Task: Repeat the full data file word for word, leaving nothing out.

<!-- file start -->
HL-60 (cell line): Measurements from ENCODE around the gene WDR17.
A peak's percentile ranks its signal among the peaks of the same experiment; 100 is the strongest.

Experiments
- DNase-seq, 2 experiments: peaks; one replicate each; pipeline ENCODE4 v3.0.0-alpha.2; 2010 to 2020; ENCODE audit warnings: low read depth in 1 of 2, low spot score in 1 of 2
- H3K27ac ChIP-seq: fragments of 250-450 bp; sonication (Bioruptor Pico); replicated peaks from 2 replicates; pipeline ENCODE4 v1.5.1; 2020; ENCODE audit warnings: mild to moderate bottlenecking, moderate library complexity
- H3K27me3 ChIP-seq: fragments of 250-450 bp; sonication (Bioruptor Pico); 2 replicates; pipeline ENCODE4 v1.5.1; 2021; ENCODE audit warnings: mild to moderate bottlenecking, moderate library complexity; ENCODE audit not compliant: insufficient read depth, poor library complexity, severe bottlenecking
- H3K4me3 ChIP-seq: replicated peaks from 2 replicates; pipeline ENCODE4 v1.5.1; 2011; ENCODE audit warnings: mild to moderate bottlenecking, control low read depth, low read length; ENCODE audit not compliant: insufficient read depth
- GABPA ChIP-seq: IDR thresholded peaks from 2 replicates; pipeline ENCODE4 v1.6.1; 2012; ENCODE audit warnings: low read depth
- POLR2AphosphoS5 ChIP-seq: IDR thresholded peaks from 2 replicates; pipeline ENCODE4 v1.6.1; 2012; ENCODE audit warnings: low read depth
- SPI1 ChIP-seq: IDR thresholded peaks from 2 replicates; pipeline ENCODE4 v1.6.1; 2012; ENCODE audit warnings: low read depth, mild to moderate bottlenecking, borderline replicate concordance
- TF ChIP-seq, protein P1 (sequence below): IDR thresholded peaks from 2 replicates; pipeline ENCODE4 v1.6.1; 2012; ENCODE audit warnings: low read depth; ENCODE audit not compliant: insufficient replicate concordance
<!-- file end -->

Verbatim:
HL-60 (cell line): Measurements from ENCODE around the gene WDR17.
A peak's percentile ranks its signal among the peaks of the same experiment; 100 is the strongest.

Experiments
- DNase-seq, 2 experiments: peaks; one replicate each; pipeline ENCODE4 v3.0.0-alpha.2; 2010 to 2020; ENCODE audit warnings: low read depth in 1 of 2, low spot score in 1 of 2
- H3K27ac ChIP-seq: fragments of 250-450 bp; sonication (Bioruptor Pico); replicated peaks from 2 replicates; pipeline ENCODE4 v1.5.1; 2020; ENCODE audit warnings: mild to moderate bottlenecking, moderate library complexity
- H3K27me3 ChIP-seq: fragments of 250-450 bp; sonication (Bioruptor Pico); 2 replicates; pipeline ENCODE4 v1.5.1; 2021; ENCODE audit warnings: mild to moderate bottlenecking, moderate library complexity; ENCODE audit not compliant: insufficient read depth, poor library complexity, severe bottlenecking
- H3K4me3 ChIP-seq: replicated peaks from 2 replicates; pipeline ENCODE4 v1.5.1; 2011; ENCODE audit warnings: mild to moderate bottlenecking, control low read depth, low read length; ENCODE audit not compliant: insufficient read depth
- GABPA ChIP-seq: IDR thresholded peaks from 2 replicates; pipeline ENCODE4 v1.6.1; 2012; ENCODE audit warnings: low read depth
- POLR2AphosphoS5 ChIP-seq: IDR thresholded peaks from 2 replicates; pipeline ENCODE4 v1.6.1; 2012; ENCODE audit warnings: low read depth
- SPI1 ChIP-seq: IDR thresholded peaks from 2 replicates; pipeline ENCODE4 v1.6.1; 2012; ENCODE audit warnings: low read depth, mild to moderate bottlenecking, borderline replicate concordance
- TF ChIP-seq, protein P1 (sequence below): IDR thresholded peaks from 2 replicates; pipeline ENCODE4 v1.6.1; 2012; ENCODE audit warnings: low read depth; ENCODE audit not compliant: insufficient replicate concordance